Koori History Newspaper Archive

Cape crusader

Weekend Australian - Saturday, July 17, 1999

A growing chorus of black leaders led by Noel Pearson says: Get off the grog, break the welfare cycle and create real jobs
ALONG the coastline of Cape York Peninsula stretch about 15 small indigenous communities: many of them troubled, alcohol-plagued, mired in social crisis. Yet it is there that a revolution in Aboriginal thinking has been born and may soon be carried through -- a revolution in the way indigenous society thinks of itself, its economic goals and its relations with the rest of Australia.

In a week when former Council for Aboriginal Reconciliation chair Pat Dodson put aside the demand for a federal government apology to indigenous people and called for more Aboriginal leaders to enter mainstream politics, a new mood in Australia's relations with its first peoples is crystallising. Federal and State leaders are responding eagerly to the indigenous voices exploring the idea of a new compact: constructive engagement, not political confrontation; less dependency, more self-empowerment.

Meanwhile, in the run-up to a path-setting summit in Cape York next month, an indigenous leader, perhaps for the first time, is offering Aborigines an explanation of why they are where they are and concrete steps towards a better future.

The ambitions outlined in a new blueprint by the Cape York Land Council's Noel Pearson are great: in place of welfare, real jobs; in place of familial chaos, respect for old traditions; in place of violence and exploitation, mutual obligation and responsibility.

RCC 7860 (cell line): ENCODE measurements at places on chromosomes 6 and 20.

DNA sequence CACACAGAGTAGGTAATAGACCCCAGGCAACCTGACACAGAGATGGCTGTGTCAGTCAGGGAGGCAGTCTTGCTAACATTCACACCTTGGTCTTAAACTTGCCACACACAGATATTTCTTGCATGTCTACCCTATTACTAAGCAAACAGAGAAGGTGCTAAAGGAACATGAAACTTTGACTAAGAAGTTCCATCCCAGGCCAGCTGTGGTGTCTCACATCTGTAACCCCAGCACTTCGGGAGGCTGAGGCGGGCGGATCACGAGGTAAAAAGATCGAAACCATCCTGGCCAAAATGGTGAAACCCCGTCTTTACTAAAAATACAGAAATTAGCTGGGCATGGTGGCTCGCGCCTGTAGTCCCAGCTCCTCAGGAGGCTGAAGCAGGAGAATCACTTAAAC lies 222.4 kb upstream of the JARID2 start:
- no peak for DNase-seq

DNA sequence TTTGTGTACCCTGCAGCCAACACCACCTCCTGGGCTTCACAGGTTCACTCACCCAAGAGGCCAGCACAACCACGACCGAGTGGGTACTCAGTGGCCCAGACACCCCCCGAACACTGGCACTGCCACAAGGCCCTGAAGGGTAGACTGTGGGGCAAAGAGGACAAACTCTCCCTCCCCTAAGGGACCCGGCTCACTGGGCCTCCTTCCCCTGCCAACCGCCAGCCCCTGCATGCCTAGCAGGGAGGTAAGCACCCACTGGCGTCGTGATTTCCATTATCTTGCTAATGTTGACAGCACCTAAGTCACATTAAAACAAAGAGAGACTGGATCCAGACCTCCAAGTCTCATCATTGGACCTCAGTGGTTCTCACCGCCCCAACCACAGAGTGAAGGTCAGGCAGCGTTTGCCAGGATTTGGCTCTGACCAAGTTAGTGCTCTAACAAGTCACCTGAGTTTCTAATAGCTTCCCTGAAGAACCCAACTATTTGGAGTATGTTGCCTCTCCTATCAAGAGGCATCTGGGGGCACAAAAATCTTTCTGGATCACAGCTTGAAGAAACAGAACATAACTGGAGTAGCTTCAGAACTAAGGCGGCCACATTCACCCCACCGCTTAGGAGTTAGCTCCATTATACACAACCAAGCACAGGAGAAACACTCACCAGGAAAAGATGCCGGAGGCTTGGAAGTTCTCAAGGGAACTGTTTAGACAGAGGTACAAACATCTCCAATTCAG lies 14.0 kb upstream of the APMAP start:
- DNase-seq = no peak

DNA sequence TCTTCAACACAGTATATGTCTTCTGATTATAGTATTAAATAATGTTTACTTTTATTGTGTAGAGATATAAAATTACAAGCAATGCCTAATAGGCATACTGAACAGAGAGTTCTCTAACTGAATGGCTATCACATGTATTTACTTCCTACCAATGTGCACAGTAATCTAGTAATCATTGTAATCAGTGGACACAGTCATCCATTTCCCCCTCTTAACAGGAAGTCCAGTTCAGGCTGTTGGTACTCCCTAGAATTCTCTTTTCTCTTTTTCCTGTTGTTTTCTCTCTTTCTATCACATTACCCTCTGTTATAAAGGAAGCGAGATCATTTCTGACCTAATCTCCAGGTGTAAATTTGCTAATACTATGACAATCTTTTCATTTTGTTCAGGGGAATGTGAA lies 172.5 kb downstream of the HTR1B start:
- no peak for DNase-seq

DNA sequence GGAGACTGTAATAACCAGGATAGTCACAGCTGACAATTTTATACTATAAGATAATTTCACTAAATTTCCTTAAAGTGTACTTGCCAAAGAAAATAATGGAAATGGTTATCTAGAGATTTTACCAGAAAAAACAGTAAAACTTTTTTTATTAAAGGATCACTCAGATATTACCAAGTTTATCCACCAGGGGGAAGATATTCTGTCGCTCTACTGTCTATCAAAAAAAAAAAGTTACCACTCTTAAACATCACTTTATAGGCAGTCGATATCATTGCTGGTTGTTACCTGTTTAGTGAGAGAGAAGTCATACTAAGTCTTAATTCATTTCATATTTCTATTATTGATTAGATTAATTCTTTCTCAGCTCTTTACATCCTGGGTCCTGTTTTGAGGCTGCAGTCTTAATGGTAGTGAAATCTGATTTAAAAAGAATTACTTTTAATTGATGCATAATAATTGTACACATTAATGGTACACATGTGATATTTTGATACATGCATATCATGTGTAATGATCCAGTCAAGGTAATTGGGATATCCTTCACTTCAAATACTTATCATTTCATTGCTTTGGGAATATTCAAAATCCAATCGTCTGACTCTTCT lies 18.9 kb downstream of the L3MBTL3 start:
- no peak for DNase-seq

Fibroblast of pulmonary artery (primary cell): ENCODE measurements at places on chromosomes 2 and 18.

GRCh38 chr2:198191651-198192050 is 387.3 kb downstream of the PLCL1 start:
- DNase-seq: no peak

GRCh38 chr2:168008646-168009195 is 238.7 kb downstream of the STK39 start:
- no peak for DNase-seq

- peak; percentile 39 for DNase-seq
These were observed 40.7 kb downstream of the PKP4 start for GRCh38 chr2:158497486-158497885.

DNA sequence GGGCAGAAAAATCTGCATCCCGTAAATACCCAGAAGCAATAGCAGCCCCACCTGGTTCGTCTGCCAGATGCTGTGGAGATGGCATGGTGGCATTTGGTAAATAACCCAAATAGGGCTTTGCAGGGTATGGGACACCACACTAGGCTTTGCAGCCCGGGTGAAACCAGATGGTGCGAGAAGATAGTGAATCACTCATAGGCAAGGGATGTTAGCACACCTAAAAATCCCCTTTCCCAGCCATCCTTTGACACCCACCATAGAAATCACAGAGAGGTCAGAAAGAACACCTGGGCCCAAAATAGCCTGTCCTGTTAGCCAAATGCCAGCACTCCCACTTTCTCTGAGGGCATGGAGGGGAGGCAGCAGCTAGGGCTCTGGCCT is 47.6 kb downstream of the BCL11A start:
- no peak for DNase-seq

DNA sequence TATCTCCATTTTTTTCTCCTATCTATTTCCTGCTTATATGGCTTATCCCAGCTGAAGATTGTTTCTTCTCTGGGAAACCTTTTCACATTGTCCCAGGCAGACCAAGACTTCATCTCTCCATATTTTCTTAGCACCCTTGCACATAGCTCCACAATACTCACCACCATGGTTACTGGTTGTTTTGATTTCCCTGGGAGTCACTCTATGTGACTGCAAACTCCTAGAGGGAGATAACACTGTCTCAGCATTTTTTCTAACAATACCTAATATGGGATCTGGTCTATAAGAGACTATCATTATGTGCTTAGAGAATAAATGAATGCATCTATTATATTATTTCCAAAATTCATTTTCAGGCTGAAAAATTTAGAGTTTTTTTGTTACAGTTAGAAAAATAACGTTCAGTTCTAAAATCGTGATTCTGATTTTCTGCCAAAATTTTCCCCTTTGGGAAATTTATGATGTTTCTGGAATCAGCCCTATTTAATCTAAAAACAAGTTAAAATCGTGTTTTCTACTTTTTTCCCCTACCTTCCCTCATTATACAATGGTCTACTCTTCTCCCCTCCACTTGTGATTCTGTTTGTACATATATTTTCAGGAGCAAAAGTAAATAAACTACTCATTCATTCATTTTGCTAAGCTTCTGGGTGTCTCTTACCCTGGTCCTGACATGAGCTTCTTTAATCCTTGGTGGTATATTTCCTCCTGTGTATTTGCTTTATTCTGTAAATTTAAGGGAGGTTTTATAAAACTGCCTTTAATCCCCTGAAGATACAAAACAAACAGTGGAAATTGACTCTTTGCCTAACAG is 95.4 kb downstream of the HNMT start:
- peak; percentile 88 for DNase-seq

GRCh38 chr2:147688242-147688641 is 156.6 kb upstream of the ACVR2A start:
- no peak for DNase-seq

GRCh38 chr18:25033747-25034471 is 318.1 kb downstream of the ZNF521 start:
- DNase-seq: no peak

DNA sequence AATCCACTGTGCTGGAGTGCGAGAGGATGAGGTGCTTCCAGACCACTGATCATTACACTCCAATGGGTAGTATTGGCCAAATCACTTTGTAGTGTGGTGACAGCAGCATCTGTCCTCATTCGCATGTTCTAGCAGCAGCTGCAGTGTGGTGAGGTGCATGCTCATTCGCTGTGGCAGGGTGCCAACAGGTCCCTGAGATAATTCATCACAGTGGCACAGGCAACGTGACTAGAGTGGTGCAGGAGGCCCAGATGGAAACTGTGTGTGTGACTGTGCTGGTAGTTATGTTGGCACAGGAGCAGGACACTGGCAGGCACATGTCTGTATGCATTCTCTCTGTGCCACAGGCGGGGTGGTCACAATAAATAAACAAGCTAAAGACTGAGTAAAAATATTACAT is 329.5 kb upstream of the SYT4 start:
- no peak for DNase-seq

Is all this any more than just fine words? Certainly the initial reaction from those who oversee Aboriginal affairs has been positive. Federal Aboriginal Affairs Minister John Herron ``totally supports'' Pearson's goals. Queensland Premier Peter Beattie and his Minister for Aboriginal Policy, Judy Spence, have been quick to applaud and offer practical help. For Queensland's top indigenous policy bureaucrat, Kerrie Tim, ``what Noel Pearson 's talking about is just vital -- there has to be an ideal or vision, or we just give in to despair''.

Almost the only dissenting voices have come from those out at the coalface, delivering government services to the Cape, who complain that the structures needed to achieve change are already in place and Pearson's ideas are overly dogmatic.

But what, exactly, are those ideas? The most surreal aspect of the attention given to Pearson's plan is that few people have read his full paper, titled Our Right to Take Responsibility -- nor will they until its release after next month's meeting of Cape York communities.

Much debate in Queensland and among Aboriginal leaders nationwide has focused on quotes taken out of context. Rarely has a text unseen generated such heat.

In fact, Pearson's thinking is in line with that of many traditional Aboriginal leaders who have begun speaking out against the corrosions of the dependency culture. He is influenced, too, by Labor backbencher Mark Latham's book Civilising Global Capital, which challenges welfarism. But, above all, Pearson's views dovetail deliberately and intriguingly with the federal Government's emerging social agenda for indigenous Australia.

For Pearson, a product of the Lutheran Hope Vale community who celebrated his 34th birthday last week, the blueprint marks a new turn. After playing a leading part in the Aboriginal political response to the High Court's Mabo and Wik rulings, lengthy negotiations with mining companies, and a spell as chair of the Cape York Land Council, his latest incarnation is as economic thinker and social philosopher at large.